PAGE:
I went to Waitrose the other day with my mother. It was to buy bread. I was wearing my big fur coat on top of my pyjamas, which I had tucked inconspicuously into my UGG boots. It was not my best moment. Coming up to the bread aisle, we came across the flowers section. Pretty flowers, I thought. Then I continued strolling towards the carbs, and sneaked some scones into the basket. Then I added some crumpets, you know, just in case.

On the way to the checkout, I passed those flowers again. Pretty flowers, I thought. I hesitated. I looked around. Quickly, I picked up the most expensive bouquet and took a photo of it on my phone.

I cropped it enough so my hand was clearly visible but any sign of Waitrose wasn’t, applied a filter that made the flowers look extra vibrant, and uploaded it onto Instagram.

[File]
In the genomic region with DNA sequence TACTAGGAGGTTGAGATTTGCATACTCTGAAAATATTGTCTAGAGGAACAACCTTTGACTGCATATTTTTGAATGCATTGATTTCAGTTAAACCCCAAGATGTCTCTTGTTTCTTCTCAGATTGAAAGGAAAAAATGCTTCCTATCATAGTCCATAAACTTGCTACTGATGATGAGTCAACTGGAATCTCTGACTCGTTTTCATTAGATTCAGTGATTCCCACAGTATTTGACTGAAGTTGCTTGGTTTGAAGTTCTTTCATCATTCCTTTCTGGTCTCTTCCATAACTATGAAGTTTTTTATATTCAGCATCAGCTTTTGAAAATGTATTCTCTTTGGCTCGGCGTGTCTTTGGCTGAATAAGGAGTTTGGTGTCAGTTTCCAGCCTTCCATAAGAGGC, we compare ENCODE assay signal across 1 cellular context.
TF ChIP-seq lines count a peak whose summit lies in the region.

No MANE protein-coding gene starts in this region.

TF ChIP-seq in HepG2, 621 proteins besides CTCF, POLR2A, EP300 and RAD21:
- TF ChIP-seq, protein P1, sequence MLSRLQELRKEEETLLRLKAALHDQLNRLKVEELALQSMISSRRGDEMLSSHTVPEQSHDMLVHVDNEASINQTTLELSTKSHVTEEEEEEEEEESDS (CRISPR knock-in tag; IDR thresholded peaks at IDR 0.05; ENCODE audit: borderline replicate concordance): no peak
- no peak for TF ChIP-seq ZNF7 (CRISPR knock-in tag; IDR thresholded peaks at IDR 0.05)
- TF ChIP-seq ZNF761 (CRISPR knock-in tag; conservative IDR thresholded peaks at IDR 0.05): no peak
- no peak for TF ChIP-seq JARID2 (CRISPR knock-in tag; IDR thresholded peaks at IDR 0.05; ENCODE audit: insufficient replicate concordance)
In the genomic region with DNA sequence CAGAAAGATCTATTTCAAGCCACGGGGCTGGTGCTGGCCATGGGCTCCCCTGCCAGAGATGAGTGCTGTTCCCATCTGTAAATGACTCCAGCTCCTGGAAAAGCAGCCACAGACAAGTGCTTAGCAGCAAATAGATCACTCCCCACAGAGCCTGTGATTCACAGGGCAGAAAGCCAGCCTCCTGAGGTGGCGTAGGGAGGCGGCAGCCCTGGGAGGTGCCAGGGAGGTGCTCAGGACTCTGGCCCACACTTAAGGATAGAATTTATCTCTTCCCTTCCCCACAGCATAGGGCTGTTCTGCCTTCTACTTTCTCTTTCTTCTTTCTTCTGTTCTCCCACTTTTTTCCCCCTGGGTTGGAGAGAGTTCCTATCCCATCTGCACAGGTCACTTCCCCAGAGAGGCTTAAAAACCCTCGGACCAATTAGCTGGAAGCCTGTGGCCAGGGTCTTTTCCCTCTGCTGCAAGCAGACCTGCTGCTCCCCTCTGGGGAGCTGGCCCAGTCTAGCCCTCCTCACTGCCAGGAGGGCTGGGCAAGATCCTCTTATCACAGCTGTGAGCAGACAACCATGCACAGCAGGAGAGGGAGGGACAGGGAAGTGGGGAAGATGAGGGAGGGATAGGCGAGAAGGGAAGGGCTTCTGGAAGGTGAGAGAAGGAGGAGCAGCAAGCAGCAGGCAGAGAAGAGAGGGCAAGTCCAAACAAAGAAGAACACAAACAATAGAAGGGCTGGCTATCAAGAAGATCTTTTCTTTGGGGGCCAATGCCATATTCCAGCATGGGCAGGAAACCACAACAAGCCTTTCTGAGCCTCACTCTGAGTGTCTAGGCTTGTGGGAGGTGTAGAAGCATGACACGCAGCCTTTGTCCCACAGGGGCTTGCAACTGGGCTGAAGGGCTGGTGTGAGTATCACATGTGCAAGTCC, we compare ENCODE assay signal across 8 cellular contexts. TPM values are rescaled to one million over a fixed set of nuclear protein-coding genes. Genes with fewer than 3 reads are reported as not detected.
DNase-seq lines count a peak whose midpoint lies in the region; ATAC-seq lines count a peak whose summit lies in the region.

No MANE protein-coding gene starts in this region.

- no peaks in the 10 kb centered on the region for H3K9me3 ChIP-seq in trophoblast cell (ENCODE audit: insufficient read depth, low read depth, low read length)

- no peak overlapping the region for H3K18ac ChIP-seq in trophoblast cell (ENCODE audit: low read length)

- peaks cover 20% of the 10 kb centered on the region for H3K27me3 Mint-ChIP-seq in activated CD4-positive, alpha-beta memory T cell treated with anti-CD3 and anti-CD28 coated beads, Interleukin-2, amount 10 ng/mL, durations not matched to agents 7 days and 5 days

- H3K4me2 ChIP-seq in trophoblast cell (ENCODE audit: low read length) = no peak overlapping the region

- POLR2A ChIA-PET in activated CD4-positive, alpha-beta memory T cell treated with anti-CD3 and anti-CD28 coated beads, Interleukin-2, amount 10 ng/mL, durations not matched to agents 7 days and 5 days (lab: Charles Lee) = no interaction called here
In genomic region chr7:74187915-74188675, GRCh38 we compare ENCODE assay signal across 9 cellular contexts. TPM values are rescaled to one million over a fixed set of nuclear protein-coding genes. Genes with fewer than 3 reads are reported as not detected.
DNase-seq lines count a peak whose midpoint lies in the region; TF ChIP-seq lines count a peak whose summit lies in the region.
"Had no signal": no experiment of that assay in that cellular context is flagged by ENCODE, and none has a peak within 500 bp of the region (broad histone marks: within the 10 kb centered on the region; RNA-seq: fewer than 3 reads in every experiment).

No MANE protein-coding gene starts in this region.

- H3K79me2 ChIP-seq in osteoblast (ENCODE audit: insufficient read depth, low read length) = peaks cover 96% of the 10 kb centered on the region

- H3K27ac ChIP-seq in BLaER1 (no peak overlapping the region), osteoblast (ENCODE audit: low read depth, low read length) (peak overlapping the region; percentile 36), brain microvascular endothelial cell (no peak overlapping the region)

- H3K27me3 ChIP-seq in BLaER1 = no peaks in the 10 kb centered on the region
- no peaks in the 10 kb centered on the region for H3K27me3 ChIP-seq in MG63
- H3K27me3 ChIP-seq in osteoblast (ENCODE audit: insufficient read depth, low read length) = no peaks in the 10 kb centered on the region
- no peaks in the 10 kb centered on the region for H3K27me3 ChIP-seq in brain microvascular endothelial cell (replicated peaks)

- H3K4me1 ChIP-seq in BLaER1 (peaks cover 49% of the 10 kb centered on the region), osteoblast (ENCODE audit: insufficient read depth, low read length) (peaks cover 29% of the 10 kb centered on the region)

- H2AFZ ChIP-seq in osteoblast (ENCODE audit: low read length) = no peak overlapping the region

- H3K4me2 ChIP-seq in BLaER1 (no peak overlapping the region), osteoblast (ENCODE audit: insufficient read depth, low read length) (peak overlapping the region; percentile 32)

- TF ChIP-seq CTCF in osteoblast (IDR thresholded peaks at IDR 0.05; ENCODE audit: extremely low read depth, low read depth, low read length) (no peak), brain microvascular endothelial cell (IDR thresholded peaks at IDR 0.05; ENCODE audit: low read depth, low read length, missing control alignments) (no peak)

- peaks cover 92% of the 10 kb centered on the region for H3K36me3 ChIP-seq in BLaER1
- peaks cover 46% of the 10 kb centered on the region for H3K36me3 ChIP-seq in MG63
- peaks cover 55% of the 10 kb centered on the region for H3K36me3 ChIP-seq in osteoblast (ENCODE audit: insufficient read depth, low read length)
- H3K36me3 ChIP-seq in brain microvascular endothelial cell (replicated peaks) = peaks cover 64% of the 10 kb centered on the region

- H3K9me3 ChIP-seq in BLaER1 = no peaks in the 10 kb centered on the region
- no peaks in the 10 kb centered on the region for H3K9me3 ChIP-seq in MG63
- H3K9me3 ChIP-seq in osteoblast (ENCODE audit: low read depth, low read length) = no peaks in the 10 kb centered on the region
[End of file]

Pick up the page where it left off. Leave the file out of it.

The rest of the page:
“Surprises like this <3 #luckygirl”

Pathetic, right? I know it is. But do you know what, at least I’m honest enough to admit it. I did that. Why did I do it? I don’t know. Did it make me feel better? For a few hours, yes.

Six months ago, I never understood the point of Instagram. Why would I want complete and total strangers to see photos of me? The whole concept seemed very bizarre. But once I got on it, I became addicted. I became addicted to a world which is entirely fake.

The façade of Instagram begins at the “bio” that you are asked to write about yourself. Every other person says that they are a “model” and an “entrepreneur”, whereas in reality they are regular attendees at the Job Centre. Companies giving you free detox tea does not classify you as being a “model”; it just means companies don’t bother paying for a real model to get their product known because you are willing to provide your services free of charge.